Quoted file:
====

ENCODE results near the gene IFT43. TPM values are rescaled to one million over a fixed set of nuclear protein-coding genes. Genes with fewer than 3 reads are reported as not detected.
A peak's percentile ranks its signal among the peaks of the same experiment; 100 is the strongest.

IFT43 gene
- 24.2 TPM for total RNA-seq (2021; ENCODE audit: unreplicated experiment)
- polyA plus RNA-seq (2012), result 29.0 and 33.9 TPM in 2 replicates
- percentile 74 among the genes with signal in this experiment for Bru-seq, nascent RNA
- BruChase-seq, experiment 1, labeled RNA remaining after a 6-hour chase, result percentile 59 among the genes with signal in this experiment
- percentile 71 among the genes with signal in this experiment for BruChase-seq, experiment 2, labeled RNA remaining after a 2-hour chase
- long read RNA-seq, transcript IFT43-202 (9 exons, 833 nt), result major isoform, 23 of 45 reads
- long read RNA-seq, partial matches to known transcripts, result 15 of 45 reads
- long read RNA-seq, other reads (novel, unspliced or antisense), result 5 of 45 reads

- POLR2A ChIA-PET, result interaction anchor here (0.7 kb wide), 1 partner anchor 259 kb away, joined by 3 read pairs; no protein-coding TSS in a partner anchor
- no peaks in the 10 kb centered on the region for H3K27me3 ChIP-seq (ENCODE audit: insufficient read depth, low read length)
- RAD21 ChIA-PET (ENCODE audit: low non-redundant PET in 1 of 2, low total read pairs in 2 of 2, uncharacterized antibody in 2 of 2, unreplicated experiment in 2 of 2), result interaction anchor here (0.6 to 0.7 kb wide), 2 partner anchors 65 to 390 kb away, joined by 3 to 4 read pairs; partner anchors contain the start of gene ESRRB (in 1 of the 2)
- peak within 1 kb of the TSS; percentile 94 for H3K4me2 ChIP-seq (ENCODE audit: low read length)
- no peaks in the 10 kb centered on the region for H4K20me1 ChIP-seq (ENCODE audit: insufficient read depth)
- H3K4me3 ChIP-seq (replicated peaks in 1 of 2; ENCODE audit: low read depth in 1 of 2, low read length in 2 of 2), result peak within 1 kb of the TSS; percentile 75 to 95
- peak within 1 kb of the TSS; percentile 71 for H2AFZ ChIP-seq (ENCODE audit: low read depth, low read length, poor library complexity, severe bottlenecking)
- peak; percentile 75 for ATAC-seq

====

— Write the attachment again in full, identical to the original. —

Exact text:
ENCODE results near the gene IFT43. TPM values are rescaled to one million over a fixed set of nuclear protein-coding genes. Genes with fewer than 3 reads are reported as not detected.
A peak's percentile ranks its signal among the peaks of the same experiment; 100 is the strongest.

IFT43 gene
- 24.2 TPM for total RNA-seq (2021; ENCODE audit: unreplicated experiment)
- polyA plus RNA-seq (2012), result 29.0 and 33.9 TPM in 2 replicates
- percentile 74 among the genes with signal in this experiment for Bru-seq, nascent RNA
- BruChase-seq, experiment 1, labeled RNA remaining after a 6-hour chase, result percentile 59 among the genes with signal in this experiment
- percentile 71 among the genes with signal in this experiment for BruChase-seq, experiment 2, labeled RNA remaining after a 2-hour chase
- long read RNA-seq, transcript IFT43-202 (9 exons, 833 nt), result major isoform, 23 of 45 reads
- long read RNA-seq, partial matches to known transcripts, result 15 of 45 reads
- long read RNA-seq, other reads (novel, unspliced or antisense), result 5 of 45 reads

- POLR2A ChIA-PET, result interaction anchor here (0.7 kb wide), 1 partner anchor 259 kb away, joined by 3 read pairs; no protein-coding TSS in a partner anchor
- no peaks in the 10 kb centered on the region for H3K27me3 ChIP-seq (ENCODE audit: insufficient read depth, low read length)
- RAD21 ChIA-PET (ENCODE audit: low non-redundant PET in 1 of 2, low total read pairs in 2 of 2, uncharacterized antibody in 2 of 2, unreplicated experiment in 2 of 2), result interaction anchor here (0.6 to 0.7 kb wide), 2 partner anchors 65 to 390 kb away, joined by 3 to 4 read pairs; partner anchors contain the start of gene ESRRB (in 1 of the 2)
- peak within 1 kb of the TSS; percentile 94 for H3K4me2 ChIP-seq (ENCODE audit: low read length)
- no peaks in the 10 kb centered on the region for H4K20me1 ChIP-seq (ENCODE audit: insufficient read depth)
- H3K4me3 ChIP-seq (replicated peaks in 1 of 2; ENCODE audit: low read depth in 1 of 2, low read length in 2 of 2), result peak within 1 kb of the TSS; percentile 75 to 95
- peak within 1 kb of the TSS; percentile 71 for H2AFZ ChIP-seq (ENCODE audit: low read depth, low read length, poor library complexity, severe bottlenecking)
- peak; percentile 75 for ATAC-seq